I am a designer with an MBA in marketing, but this is what you really need to know

Hello, my name is Tim.

I am a creative with an MBA in marketing. Designer first. Everything else second.

I’m often asked why I went to business school. Yet, I’ve always wondered why more creatives aren’t as curious? For me, I wanted to become a better designer and I understood the importance of influence. More specifically, I wanted to speak the same language as my clients to better understand their unique needs. I needed to convince them to take a creative journey with me and reassure them the results will positively impact the bottom line.

I started in design.

Being creative is a gift. The challenge has always been harnessing the power of my overactive imagination. In art school, we studied core principles of design: space, color, typography, imagery etc. That background in visual communication has been the foundation of my professional career.

I have always been drawn to technology. Learning HTML/CSS was easy. Designing mobile apps was fun. Working for a custom web development agency, I was exposed to a variety of programming languages and frameworks. The reality of technology is that tools come and go. The key is being able to learn and adapt quickly.


UX and marketing are closely connected. Both must identify and work to understand a target audience. Both require recognizing the competition and leveraging a unique position in the marketplace. Both depend on testing, analyzing, adapting, and delivering results. My background in marketing and foundation in design is perfect for experience design.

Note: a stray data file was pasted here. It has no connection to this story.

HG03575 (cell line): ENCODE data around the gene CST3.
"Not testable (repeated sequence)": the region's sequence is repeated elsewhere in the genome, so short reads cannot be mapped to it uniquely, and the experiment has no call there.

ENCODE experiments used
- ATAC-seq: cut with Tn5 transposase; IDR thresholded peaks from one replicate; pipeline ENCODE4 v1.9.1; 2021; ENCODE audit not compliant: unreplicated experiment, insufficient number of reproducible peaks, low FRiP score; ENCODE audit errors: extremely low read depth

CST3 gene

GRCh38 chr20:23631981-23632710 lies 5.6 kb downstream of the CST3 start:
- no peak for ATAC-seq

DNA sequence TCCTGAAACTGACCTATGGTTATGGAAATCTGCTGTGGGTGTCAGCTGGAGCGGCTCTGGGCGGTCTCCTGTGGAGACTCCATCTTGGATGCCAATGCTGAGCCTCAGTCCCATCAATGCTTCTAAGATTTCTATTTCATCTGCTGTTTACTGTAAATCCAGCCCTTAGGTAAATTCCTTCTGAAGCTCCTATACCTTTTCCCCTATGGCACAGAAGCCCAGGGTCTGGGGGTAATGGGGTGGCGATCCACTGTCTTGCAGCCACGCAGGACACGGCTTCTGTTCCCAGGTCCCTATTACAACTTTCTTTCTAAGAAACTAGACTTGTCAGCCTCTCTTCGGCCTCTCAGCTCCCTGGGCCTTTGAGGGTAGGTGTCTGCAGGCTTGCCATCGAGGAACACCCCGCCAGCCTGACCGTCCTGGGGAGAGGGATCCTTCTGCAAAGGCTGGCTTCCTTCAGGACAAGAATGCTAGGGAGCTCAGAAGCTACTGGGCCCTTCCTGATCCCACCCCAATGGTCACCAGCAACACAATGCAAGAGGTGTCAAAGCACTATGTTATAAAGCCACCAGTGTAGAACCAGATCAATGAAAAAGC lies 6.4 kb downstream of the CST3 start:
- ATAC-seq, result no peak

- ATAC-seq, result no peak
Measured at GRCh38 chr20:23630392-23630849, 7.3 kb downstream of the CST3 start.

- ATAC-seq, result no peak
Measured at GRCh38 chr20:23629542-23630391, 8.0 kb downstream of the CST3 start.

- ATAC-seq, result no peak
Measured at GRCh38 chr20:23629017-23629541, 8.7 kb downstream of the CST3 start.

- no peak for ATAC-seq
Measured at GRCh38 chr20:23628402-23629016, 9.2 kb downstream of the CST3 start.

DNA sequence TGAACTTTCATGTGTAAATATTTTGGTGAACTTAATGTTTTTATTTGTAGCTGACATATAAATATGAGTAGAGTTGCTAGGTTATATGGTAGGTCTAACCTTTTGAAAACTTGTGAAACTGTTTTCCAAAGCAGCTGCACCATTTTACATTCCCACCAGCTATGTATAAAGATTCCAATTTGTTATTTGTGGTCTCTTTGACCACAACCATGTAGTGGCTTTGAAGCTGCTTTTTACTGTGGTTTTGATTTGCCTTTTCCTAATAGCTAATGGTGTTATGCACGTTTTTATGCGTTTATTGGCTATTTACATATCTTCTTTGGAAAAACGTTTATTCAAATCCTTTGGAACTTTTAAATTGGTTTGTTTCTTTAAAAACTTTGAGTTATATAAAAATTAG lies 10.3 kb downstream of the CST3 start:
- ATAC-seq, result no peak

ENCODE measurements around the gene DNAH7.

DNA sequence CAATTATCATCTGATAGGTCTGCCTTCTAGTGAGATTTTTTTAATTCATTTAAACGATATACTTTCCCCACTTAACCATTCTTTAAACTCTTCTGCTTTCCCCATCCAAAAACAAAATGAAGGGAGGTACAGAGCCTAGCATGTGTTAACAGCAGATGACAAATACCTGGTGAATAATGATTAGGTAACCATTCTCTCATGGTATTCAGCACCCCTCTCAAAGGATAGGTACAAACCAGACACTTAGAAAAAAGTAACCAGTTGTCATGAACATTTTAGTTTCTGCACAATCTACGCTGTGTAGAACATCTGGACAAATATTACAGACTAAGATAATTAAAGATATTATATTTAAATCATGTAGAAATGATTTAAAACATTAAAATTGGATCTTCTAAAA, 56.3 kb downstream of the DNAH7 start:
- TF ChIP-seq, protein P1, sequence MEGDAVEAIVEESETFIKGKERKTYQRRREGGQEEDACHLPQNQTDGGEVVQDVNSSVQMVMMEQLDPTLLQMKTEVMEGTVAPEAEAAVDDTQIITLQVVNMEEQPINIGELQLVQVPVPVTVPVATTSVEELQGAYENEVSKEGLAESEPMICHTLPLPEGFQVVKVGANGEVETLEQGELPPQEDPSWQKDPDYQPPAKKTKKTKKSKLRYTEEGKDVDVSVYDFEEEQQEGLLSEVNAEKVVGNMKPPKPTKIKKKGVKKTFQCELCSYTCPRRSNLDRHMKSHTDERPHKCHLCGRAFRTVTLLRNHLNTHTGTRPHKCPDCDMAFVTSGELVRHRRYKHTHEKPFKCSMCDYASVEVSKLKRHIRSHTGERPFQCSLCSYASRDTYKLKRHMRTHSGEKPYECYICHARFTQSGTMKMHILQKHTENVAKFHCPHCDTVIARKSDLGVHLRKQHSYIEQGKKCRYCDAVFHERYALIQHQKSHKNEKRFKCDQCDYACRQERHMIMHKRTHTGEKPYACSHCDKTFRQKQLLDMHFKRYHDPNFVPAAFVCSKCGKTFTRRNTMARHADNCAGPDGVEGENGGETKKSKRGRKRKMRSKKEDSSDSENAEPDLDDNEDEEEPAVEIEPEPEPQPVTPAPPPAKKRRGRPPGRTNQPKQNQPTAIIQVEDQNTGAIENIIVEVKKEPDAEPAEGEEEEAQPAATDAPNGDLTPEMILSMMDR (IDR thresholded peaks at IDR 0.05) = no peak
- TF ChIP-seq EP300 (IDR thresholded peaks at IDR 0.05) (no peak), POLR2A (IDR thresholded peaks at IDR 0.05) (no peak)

UX is about people.

Advances in AI and machine learning will continue to deliver insights and automation. However, I believe that the human element will never be replaced. We are impulsive. Unpredictable. We are relationship driven and prefer to work with people we trust. That takes time and energy to develop.

Connecting is a skill.

I’m at home around designers in a studio. I’m experienced enough to hold my own in a huddle with software engineers. I can handle the pressure of a board room. Designers, developers and strategic leaders all speak a different language. Knowing when to dial it up or down is a skill. I don’t know too many people that can take complex ideas and translate them into meaningful conversations with any audience.